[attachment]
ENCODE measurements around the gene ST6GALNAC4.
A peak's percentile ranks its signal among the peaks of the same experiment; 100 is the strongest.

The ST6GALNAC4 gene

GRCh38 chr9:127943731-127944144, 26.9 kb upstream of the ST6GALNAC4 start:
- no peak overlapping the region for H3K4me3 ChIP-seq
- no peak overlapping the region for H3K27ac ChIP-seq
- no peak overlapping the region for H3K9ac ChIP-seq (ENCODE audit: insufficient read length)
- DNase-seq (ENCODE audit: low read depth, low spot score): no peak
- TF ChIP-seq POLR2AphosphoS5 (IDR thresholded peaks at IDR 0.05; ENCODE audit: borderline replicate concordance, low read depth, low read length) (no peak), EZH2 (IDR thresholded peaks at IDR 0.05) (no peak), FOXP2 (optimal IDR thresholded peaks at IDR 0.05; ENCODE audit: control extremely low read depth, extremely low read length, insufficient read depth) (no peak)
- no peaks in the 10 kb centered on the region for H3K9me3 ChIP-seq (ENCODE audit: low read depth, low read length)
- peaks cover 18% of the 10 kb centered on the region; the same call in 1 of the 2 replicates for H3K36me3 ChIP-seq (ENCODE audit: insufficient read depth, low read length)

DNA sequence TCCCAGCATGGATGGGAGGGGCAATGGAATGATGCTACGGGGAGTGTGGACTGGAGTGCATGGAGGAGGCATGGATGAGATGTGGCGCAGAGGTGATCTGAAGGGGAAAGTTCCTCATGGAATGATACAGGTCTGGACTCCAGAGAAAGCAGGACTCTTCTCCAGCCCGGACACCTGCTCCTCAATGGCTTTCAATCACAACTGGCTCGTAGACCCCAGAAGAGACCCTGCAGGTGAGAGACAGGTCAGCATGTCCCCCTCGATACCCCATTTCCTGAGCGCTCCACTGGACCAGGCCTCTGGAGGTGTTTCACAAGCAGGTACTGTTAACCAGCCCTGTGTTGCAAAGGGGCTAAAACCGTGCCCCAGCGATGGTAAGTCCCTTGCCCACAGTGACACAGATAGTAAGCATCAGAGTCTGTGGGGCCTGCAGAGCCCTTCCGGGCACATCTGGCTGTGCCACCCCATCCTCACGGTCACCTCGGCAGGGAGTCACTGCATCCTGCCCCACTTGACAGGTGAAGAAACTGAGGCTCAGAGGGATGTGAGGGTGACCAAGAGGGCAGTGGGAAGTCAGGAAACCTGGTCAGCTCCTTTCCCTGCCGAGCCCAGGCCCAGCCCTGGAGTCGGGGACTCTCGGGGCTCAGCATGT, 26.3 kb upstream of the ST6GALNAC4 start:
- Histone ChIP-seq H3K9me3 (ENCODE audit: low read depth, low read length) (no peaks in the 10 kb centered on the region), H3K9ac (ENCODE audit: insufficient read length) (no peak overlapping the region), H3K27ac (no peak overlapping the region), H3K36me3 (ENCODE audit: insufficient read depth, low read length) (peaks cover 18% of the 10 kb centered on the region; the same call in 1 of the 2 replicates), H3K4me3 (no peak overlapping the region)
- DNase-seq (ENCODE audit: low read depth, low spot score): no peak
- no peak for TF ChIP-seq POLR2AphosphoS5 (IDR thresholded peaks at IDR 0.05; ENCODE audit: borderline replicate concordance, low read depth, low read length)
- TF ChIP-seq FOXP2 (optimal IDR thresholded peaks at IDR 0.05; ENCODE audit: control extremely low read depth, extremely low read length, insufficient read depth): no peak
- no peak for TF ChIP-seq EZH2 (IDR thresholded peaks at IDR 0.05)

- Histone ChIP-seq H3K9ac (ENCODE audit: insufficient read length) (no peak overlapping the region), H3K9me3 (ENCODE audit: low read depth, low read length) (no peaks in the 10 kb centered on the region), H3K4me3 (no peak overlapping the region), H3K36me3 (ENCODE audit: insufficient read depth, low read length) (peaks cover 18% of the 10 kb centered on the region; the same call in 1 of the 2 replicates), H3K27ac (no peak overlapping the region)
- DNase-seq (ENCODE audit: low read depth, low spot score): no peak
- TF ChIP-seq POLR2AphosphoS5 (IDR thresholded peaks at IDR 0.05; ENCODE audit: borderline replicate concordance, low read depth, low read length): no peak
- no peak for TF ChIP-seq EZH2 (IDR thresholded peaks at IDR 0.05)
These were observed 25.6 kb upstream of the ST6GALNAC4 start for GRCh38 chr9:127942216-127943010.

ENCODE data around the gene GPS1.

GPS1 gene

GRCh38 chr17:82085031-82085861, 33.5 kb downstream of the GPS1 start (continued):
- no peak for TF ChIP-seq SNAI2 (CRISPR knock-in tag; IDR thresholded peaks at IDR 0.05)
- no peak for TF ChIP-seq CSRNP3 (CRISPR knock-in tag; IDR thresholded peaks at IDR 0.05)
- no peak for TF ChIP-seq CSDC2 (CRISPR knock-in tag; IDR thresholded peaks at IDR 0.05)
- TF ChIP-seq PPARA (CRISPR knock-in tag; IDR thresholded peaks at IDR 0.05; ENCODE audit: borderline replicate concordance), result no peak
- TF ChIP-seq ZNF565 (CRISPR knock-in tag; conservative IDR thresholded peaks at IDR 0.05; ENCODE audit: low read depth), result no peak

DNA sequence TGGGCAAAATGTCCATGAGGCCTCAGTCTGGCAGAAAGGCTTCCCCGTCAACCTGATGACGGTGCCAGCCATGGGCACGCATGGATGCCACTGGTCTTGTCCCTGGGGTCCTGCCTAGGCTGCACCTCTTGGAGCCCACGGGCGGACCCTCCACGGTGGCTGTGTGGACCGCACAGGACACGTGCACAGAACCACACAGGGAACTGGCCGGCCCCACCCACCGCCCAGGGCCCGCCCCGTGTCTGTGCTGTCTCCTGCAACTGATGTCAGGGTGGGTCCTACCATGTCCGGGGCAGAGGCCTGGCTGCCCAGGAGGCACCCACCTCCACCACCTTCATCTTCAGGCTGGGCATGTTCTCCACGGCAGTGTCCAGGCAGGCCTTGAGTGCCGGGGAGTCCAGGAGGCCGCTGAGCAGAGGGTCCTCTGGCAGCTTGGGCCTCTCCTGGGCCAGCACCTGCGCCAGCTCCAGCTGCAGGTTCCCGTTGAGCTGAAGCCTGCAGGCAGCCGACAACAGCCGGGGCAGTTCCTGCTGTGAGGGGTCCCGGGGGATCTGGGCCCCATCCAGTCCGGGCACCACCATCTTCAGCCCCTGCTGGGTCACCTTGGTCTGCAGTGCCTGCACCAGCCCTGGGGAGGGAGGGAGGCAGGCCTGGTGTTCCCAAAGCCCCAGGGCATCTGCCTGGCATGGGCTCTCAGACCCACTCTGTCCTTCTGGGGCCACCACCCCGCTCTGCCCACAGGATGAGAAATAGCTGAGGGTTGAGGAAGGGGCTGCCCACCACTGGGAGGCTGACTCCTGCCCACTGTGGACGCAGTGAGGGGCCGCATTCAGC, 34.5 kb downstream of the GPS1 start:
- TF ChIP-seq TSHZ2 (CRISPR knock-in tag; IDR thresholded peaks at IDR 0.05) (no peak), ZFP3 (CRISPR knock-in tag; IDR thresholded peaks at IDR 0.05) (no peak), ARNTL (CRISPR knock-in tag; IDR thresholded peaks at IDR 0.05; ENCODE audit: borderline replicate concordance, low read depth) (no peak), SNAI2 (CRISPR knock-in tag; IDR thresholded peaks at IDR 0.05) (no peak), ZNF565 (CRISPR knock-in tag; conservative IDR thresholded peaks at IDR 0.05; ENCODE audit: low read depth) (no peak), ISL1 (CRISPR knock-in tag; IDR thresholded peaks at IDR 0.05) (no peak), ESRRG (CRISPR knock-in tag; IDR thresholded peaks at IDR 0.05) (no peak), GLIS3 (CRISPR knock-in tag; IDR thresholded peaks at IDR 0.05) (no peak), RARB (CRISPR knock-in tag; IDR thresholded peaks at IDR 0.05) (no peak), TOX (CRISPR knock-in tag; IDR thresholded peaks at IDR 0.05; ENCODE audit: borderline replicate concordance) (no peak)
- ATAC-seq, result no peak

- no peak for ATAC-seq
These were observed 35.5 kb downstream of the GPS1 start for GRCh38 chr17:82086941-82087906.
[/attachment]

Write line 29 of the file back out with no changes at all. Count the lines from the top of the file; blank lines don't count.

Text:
- TF ChIP-seq PPARA (CRISPR knock-in tag; IDR thresholded peaks at IDR 0.05; ENCODE audit: borderline replicate concordance), result no peak